by Len Lear
Scot Sax, a Grammy-winning songwriter (he wrote “Like We Never Loved at All” for Tim McGraw and Faith Hill) and performer who almost graduated from Plymouth Whitemarsh High School in 1984 (he says he was a half-credit short), will premiere his first documentary film, “Platinum Rush,” on Tuesday, July 28, at the New Hope Film Festival.
After decades as a successful songwriter and musician fronting for RCA Records’ band, Wanderlust, Sax set out on a mission to uncover what drives artists to write songs and to keep writing while making the necessary sacrifices long after the glitter of pop music and youth fades. “Platinum Rush” is a documentary about the serious and at times hilarious high-octane world of songwriters — what they’ll do to make it and how people who actually made it feel now.
To answer his key questions, “What does it take to write a hit song?” and “What inspires a song?” Sax sat down with some of the industry’s most prominent songwriters to gain further insight on what drives the creative mind. “Platinum Rush” stars Lisa Loeb, Oliver Wood, Eric Bazilian of Philly’s The Hooters, Joan Osbourne (“One of Us”), Julie Gold (“From A Distance”), Ron Sexsmith, Steve Forbert and Louise Goffin (producer of Carole King’s “A Holiday Carole”), among others.
“Platinum Rush” is not American Idol or The Voice in documentary form. It’s not a snapshot of singers’ lives. It’s an in-depth look at the kind of heartache that propels someone to live and die for the sake of a three-minute song and an audience that will listen.
Sax, who would not reveal his age or the age of his wife, who performs with him, began writing songs at the age of 13. Instead of going to college, he started playing music at any place that would let him after leaving Plymouth Whitemarsh High School. “I jumped right into playing gigs, writing songs and dreaming of big things,” he said. “That was a full-time job. My parents I think wanted me to go to art school since I loved to draw and create things, but that looked boring to me.
“I played and played and played and played. And wrote songs endlessly until realizing it’d be fun being a part of a band opposed to a solo artist. In hindsight, that’s probably the first sign that being under a microscope was a little too intense for me. I formed Wanderlust in ’92 and after a couple years of gigging and recording, we signed with RCA Records in NY, and I signed a publishing deal with Warner/Chappell in LA.”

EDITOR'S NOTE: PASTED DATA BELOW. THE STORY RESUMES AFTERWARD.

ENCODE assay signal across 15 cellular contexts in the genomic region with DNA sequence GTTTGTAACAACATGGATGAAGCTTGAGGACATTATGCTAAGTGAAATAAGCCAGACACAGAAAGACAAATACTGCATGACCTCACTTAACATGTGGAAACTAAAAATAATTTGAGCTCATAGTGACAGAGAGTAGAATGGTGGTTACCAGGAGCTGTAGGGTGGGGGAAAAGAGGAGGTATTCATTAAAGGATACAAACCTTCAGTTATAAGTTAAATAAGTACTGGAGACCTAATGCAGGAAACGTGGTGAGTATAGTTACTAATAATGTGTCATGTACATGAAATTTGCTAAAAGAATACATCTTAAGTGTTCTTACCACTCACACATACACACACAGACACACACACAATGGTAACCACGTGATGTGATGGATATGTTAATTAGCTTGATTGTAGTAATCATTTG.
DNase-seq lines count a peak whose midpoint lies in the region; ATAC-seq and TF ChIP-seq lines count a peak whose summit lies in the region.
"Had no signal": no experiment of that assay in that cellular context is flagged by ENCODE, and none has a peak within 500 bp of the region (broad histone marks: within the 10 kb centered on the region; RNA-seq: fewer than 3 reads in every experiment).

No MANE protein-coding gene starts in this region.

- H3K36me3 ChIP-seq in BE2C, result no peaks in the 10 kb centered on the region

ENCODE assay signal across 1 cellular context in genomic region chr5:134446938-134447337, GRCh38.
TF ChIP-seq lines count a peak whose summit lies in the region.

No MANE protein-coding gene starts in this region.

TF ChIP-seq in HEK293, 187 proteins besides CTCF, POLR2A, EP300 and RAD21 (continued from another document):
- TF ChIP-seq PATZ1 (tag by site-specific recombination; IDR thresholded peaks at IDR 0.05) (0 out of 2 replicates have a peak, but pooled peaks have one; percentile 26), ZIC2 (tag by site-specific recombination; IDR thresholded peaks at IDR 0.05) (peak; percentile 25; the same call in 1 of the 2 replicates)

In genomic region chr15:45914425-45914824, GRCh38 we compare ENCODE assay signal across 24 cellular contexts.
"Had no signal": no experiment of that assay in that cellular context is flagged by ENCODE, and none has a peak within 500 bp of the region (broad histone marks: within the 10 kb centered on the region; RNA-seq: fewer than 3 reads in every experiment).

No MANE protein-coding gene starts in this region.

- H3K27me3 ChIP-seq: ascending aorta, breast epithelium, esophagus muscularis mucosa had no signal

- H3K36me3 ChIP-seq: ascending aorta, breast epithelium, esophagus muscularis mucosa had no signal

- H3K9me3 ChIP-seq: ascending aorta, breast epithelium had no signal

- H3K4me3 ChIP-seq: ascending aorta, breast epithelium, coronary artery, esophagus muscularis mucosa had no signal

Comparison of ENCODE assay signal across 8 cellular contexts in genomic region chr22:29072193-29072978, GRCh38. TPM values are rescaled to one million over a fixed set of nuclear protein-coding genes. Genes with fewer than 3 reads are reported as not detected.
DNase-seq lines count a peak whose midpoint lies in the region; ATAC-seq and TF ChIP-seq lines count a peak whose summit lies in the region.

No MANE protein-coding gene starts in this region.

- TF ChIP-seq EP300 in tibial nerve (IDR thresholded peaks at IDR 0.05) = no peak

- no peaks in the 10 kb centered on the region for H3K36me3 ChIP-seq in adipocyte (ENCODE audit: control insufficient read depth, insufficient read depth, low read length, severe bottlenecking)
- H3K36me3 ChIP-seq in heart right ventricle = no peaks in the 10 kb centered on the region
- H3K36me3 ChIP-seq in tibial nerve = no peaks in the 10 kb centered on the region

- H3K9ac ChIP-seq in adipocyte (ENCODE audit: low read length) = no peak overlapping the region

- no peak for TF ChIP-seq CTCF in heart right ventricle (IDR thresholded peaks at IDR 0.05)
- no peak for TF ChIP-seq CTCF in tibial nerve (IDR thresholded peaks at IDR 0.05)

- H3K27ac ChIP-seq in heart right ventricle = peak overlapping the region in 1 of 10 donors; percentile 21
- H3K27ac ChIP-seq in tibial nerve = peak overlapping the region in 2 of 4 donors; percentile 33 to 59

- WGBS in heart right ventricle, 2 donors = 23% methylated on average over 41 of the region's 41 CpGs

Scot’s father, who died three years ago, was a lover of music, especially jazz and big band but also Neil Young. He owned his own hair replacement business in Philadelphia for over 35 years. Scot’s mom is not a musician but is also a lover of music, mostly Paul Simon and ‘50s “bubble gum” songs.
Scot recently taught songwriting at the University of the Arts in center city. His songs have appeared on film and TV shows including “American Pie,” “Ghost Whisperer,” “NCIS,” “CSI: NY” and “Keeping up with the Kardashians.” In September of 2011, Scot married Dr. Suzie Brown, a fellow songwriter and a Vanderbilt University cardiologist. The couple tours as Scot Sax & Suzie Brown and will release their debut LP as a duo, “Our Album Doesn’t Like You Either,” in September of this year.
In addition to the New Hope Film Festival, “Platinum Rush,” which took three years to make, will be shown in Ocean City, Maryland this September. It has been screened it in Nashville, New York and Philadelphia via invitation only. It will be released on DVD soon after the New Hope Film Festival premier.
How does an unknown songwriter usually try to become known, by going to Nashville? “Well,” said Scot, “there certainly are a lot of kids with guitars invading Nashville, but guess what? They’re in for a rude awakening if they think being there is like a magic wand or something. It is what it has always been about: talent, hard work and some luck. I wrote my songs and formed my bands mostly in Philadelphia and Plymouth Meeting, so there goes the Nashville facade. Of course, when it’s time to talk business, Nashville, NY and LA are where those people are.”
What are the odds that an unknown songwriter will ever have a song published, much less have a commercial success? “I don’t know if there’s a numerical answer to that,” said Scot, “but I do know that there’d be no music on our iPhones or record collections if no one took a chance.”
Scot was asked if he could meet and talk to any musician/living or dead, who would it be? He chose Paul Pena, a blind musician who died in 2005 but wrote the hit song, “Jet Airliner,” for Steve Miller. “Who was this Paul Pena guy?” said Sax. “I find it fascinating that a song like ‘Jet Airliner’ is known well by millions but that the writer is completely unknown.”